This post in the third post in Adoption Attachment Resources series. You can read the other two here and here. Please note there are links to Amazon pages but I am not an Amazon Affiliate at this time so clicking through doesn’t benefit me one way or another. Continue reading
This is part to of my Adoption Attachment Resources series. Read Adoption Attachment Resources – Blogs here.
***So, I totally blew it and the “few days” I mentioned as a timeline for my next post, became 23 days. Mea culpa. I am a terribly inconsistent blogger. A situation I plan to remedy soon. I hope you will find this worth the wait.***
As I alluded to in When Love Is Not Enough, my late husband and I knew in the very early days of my youngest son’s joining our family, we were in over our heads. We began to look around for a practitioner who understood attachment disorder. So three months after returning from Ch*na, we found ourselves sitting in the office of a psychologist who had some experience in attachment disorder. It was by no means his area of expertise, he didn’t claim it, but he was the father of two boys adopted domestically. He spent a few sessions observing our son’s interactions with us, and proclaimed, “I don’t think you have anything to worry about. He seems to be attaching to you well.” I don’t really blame him for thinking this way. My son absolutely manipulated the whole situation. My son, who never once came within two feet of me willingly, spent one entire session leaning on my lap. He gave total eye contact to the therapist. At home he would barely deign to answer our questions, yet with the therapist, he chatted with openly, freely giving answers to questions. False answers, but answers. We couldn’t refute the behavior because our son had the therapist completely bamboozled and we knew it. We left our third session frustrated and dejected. We had not found the right professional. And thus began a three-year journey to try to find the right help. Continue reading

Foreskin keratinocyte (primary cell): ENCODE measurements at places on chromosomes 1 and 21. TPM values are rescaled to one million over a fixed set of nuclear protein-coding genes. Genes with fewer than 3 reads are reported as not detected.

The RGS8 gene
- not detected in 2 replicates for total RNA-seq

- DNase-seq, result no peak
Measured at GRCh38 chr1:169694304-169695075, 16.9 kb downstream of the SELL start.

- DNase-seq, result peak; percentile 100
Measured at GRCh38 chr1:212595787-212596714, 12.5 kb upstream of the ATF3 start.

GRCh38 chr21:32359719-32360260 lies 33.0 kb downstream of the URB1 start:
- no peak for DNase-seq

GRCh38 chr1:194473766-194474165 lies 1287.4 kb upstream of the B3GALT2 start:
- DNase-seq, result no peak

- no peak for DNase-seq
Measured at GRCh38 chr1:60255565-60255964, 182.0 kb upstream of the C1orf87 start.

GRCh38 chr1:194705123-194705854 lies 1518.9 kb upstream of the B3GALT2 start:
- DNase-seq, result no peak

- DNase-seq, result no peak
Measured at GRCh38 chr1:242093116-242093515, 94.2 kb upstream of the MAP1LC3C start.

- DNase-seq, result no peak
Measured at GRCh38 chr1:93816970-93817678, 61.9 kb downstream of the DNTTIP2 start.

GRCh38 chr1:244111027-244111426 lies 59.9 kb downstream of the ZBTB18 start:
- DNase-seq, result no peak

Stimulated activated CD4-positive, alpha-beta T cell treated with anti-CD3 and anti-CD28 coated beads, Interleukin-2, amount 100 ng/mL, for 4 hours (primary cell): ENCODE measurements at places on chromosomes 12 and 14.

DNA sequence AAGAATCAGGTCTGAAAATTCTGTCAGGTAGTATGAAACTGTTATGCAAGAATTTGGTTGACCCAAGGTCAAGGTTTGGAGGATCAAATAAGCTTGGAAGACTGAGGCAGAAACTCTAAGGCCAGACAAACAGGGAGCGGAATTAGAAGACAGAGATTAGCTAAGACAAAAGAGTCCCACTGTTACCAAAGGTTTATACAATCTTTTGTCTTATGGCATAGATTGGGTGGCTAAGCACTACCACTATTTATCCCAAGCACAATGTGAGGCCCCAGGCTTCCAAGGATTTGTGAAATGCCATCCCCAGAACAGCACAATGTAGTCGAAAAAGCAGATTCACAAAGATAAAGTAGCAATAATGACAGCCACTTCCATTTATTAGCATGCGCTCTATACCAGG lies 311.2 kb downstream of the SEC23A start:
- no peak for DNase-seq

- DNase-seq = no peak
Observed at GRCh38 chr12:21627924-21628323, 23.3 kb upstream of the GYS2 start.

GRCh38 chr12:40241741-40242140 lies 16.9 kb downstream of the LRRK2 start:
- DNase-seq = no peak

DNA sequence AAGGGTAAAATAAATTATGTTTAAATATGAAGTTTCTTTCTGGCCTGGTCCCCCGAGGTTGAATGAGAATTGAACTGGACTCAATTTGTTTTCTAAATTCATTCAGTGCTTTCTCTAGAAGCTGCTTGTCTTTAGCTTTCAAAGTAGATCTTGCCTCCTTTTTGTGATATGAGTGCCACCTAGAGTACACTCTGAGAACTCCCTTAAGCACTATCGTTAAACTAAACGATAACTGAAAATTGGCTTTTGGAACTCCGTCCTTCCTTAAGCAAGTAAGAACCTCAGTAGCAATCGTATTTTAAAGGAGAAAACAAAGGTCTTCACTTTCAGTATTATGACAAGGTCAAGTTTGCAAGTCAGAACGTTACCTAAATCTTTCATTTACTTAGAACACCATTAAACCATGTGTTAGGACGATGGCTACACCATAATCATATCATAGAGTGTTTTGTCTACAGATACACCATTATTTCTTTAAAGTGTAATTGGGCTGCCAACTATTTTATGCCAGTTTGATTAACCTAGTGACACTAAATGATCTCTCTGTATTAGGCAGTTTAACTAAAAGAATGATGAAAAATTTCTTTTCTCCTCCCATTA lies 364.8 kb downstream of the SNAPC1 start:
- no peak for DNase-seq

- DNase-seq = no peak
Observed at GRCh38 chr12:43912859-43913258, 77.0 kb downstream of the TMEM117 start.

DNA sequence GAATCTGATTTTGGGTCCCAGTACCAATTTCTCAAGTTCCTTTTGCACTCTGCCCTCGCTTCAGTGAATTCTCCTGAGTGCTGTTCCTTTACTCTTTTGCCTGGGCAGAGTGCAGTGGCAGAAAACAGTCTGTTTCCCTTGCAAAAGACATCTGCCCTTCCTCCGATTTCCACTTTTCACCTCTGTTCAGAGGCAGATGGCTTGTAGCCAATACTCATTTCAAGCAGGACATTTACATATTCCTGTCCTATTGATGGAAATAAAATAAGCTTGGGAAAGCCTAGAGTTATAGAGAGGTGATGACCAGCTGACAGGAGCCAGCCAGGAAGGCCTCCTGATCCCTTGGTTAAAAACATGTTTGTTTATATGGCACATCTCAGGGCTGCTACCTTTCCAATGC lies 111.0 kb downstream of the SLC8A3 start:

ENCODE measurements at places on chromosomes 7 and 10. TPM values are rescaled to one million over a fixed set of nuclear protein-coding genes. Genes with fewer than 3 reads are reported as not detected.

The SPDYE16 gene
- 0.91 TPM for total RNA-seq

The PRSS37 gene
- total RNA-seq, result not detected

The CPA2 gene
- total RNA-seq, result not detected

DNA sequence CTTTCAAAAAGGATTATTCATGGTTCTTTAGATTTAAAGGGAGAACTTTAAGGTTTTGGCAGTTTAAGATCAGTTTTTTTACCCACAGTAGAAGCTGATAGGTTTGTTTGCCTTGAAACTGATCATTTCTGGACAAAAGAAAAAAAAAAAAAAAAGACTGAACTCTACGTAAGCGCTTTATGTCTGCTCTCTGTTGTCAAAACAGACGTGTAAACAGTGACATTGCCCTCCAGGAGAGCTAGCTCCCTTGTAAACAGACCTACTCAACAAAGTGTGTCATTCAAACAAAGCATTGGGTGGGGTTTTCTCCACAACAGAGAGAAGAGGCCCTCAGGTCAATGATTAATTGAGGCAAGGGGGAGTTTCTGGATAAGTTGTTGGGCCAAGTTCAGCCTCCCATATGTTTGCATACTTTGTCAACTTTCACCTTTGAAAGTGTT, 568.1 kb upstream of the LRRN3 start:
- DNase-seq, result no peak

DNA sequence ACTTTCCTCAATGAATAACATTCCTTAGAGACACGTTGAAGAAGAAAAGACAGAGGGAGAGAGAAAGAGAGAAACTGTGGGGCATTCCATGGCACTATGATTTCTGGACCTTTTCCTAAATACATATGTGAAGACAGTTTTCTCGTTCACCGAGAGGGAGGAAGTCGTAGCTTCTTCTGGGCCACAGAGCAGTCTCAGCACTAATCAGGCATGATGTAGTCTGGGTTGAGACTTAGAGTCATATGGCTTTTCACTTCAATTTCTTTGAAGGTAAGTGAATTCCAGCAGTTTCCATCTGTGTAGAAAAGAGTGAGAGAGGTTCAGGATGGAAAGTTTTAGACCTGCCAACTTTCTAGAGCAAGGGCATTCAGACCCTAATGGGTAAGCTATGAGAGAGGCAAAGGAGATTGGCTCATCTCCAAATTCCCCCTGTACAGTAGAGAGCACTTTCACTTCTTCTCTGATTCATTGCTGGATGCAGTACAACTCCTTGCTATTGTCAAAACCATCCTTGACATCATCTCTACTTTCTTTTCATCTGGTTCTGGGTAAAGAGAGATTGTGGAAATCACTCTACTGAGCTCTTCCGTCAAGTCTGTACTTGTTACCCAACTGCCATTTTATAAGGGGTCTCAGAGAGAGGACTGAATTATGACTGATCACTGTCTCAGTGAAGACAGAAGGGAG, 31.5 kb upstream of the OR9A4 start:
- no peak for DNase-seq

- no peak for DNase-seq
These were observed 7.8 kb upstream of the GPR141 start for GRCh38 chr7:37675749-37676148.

One of the biggest challenges for me as an adoptive parent has been finding the right resources to meet the needs of my children. I mention in my previous posts When Love Is Not Enough and When Love Is Not Enough Part 2 what some of these challenges are which we have faced. When we began our adoption journey we spent a tremendous amount of time researching our children’s special needs, which are cleft lip and palate (two children) and congenital missing ribs resulting in tethered chord syndrome and scoliosis (one child). We interviewed doctors, researched hospitals, talked with other parents raising children with the same special needs. I spent a lot of time researching language acquisition, cultural traditions and holidays, and what it would mean to be a transracial family. The latter was the topic of an entire course we were required to take before adoption #2 to ensure we were sensitive to our child’s birth culture and not raise our child “too white.” You know what really wasn’t on our radar? Reactive Attachment Disorder. Continue reading